WASHINGTON -- In the legal equivalent of running up the score, the NFL is going to the U.S. Supreme Court in search of a bigger victory in an antitrust tussle over team merchandise than it already won from a lower court.
The Supreme Court could decide as early as Monday whether it will hear the case, which involves American Needle Inc.'s challenge to the league's exclusive contract for selling headwear such as caps and hats with team logos on them.
American Needle of Buffalo Grove, Ill., also is urging a high court review. Football team owners hope the Supreme Court will issue a broader decision that would insulate the NFL against what they contend are costly, frivolous antitrust lawsuits.
At the heart of the matter is whether the NFL's teams constitute 32 distinct businesses or a single entity that can act collectively without violating antitrust law.
The case is important to other professional sports besides football. The NBA and the NHL both have filed friend-of-the-court briefs siding with the NFL.
Notably absent is Major League Baseball, which has an antitrust exemption thanks to a 1922 Supreme Court ruling.
"Member clubs of the NFL have no independent value, no purpose, indeed no meaningful reason for existence but for their participation in the league itself," the NFL argues. It cited a ruling in an antitrust challenge involving the NBA, in which an appeals court wrote: "A league with one team would be like one hand clapping."
The NFL argued that professional sports leagues should be deemed single entities for purposes of antitrust law, at least concerning core venture functions.
American Needle had been one of many companies that manufactured NFL headwear. In 2001, the league granted an exclusive contract to Reebok. American Needle sued the league and Reebok in 2004, claiming the deal violated antitrust law.
A federal district court disagreed, saying that the teams acted as a single entity in licensing their intellectual property. Last year, the 7th U.S. Circuit Court of Appeals in Chicago affirmed that ruling.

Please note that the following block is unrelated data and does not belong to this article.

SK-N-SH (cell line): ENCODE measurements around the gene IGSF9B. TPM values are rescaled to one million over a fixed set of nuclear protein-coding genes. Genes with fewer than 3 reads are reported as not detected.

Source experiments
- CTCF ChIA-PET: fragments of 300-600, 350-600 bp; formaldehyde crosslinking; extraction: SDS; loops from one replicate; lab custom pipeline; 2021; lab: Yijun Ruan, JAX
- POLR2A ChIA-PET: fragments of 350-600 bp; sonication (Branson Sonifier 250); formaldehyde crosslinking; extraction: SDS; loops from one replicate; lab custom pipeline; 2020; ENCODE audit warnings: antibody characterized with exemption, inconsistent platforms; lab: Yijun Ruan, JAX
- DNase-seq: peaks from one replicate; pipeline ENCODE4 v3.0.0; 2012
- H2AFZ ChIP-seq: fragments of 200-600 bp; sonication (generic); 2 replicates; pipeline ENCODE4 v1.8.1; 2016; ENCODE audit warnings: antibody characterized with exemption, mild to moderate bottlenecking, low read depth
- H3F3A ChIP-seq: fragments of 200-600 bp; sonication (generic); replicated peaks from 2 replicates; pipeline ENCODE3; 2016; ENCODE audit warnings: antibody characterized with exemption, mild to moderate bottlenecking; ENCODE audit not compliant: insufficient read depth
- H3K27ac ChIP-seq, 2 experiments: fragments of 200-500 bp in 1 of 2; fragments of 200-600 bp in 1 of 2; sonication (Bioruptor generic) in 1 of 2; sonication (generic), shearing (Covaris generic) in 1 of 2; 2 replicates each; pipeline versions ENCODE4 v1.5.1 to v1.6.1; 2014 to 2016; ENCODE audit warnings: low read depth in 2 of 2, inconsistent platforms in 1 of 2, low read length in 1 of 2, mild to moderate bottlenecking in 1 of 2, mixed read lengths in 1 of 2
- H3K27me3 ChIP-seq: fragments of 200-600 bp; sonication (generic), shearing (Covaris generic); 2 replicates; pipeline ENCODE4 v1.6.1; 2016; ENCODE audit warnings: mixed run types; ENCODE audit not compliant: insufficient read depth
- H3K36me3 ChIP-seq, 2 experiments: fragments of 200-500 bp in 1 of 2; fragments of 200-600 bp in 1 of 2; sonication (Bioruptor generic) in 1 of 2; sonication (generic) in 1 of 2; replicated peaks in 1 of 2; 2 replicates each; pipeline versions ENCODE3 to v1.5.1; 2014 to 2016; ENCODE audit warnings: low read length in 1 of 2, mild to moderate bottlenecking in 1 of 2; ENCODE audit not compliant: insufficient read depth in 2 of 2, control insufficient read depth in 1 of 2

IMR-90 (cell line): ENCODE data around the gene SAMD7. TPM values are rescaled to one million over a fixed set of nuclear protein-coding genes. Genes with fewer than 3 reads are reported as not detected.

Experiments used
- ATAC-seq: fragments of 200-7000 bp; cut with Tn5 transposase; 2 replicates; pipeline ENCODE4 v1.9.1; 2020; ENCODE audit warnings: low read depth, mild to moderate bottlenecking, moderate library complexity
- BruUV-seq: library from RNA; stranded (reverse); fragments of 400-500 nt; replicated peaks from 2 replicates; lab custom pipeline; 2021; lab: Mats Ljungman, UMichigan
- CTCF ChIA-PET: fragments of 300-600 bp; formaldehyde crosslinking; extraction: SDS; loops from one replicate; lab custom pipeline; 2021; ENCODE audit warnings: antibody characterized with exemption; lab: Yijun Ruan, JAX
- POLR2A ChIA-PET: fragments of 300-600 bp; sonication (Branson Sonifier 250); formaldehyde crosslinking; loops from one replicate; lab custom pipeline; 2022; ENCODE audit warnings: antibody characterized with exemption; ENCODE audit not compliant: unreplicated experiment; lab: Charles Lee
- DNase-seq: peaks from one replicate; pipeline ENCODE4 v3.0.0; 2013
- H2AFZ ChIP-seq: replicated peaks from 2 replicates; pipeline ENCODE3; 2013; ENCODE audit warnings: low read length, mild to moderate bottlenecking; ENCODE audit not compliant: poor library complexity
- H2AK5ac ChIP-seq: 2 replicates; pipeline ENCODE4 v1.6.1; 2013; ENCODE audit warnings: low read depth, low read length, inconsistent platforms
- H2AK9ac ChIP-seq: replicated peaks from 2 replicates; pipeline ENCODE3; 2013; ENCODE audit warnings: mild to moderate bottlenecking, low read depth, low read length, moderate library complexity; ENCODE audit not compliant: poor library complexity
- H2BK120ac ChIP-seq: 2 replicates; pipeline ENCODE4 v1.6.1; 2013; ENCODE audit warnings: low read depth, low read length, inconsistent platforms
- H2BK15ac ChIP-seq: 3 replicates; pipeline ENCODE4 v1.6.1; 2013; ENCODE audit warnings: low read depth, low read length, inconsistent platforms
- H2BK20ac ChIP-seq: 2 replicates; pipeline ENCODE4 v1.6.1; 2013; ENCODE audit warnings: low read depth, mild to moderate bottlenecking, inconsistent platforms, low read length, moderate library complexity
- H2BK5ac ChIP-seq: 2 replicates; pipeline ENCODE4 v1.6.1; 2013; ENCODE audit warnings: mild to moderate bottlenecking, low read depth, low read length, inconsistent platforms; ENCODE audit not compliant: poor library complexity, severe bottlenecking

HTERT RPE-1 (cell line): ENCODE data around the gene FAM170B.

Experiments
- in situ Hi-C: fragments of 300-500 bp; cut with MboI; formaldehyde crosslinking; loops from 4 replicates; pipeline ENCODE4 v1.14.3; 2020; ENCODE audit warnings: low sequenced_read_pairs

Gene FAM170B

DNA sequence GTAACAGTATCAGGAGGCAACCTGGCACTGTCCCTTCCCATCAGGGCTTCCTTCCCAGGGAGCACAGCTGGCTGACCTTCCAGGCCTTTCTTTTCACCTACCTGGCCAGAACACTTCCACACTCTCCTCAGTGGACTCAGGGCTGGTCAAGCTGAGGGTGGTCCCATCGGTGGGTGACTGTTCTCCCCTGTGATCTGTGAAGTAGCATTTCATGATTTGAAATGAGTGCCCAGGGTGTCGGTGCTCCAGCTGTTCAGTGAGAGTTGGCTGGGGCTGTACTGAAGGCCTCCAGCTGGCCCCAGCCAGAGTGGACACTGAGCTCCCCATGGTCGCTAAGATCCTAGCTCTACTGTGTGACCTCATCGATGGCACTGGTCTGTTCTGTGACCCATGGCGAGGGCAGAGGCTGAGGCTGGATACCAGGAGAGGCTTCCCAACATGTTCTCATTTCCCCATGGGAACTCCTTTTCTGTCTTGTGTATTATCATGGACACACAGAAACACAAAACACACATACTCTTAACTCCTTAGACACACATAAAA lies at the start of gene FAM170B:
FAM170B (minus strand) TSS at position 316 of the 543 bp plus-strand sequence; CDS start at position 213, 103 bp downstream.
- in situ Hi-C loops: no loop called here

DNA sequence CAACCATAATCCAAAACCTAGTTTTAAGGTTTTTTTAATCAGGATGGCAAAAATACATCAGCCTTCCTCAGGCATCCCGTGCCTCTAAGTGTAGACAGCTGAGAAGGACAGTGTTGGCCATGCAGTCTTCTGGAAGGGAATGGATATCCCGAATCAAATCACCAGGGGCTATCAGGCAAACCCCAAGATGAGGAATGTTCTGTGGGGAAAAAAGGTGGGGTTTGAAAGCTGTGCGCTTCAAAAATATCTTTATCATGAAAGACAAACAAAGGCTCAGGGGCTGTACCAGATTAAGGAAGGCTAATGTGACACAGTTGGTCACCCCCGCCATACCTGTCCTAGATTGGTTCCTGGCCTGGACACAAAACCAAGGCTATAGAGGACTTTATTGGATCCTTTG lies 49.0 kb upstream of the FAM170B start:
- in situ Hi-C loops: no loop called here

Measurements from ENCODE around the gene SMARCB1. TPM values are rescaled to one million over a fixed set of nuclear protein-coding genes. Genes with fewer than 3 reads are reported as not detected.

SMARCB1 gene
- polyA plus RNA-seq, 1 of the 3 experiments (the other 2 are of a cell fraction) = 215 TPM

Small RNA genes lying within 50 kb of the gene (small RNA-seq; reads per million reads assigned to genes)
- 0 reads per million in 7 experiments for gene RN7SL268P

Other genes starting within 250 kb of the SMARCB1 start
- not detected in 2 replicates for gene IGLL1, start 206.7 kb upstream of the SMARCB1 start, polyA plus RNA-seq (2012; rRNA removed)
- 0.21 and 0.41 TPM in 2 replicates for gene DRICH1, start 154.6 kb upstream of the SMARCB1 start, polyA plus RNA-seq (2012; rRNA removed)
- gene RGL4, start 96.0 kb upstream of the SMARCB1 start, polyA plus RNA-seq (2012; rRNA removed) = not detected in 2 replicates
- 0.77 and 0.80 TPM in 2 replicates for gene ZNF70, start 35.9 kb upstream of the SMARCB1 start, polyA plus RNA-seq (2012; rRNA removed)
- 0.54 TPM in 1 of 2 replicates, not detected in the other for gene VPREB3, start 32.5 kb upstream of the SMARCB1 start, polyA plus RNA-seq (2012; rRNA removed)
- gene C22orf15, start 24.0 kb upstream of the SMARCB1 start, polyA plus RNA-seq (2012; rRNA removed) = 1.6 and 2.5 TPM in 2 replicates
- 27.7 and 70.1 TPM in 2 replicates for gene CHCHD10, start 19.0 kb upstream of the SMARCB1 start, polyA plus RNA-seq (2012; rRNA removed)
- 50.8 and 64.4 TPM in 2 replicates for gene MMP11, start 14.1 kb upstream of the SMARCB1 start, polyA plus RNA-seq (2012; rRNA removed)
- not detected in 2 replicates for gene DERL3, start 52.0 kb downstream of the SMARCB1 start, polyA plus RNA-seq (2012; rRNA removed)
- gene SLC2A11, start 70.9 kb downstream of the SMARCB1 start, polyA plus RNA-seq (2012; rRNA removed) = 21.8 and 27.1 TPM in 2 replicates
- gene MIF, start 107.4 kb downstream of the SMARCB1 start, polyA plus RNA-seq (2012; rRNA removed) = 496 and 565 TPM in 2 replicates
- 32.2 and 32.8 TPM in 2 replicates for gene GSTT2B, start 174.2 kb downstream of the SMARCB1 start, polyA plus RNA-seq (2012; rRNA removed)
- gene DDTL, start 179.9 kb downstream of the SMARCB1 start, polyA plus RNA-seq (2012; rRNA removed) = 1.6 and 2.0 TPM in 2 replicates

"Asserting that a single football team could produce a football game is less of a legal argument," the court said, than "a Zen riddle: Who wins when a football team plays itself?"
The appeals court said that the league isn't always a single entity, but that nothing in antitrust law prohibits the teams from cooperating so the league can compete against other forms of entertainment.
If the Supreme Court declines to take the case, the appeals court ruling would be left in place.
American Needle argued in its legal filing that the appeals court decision contradicted a 1957 Supreme Court ruling that refused to extend baseball's antitrust exemption to professional football.
The solicitor general's office, after being asked by the Supreme Court to weigh in on the current case, urged the court not to take it. The government said the lower court ruling does not conflict with any decisions by the Supreme Court or other appeals courts -- contrary to arguments made by American Needle and the NFL.
Gary Roberts, dean of the Indiana University School of Law-Indianapolis and an expert on sports law, said that the NFL senses it has a favorable Supreme Court makeup.
"They would like to have the Supreme Court resolve this single entity issue now," said Roberts, a former lawyer for the NFL. "Even though they risk losing this case, the potential gain for all sports leagues from having the Supreme Court affirm the decision would be huge."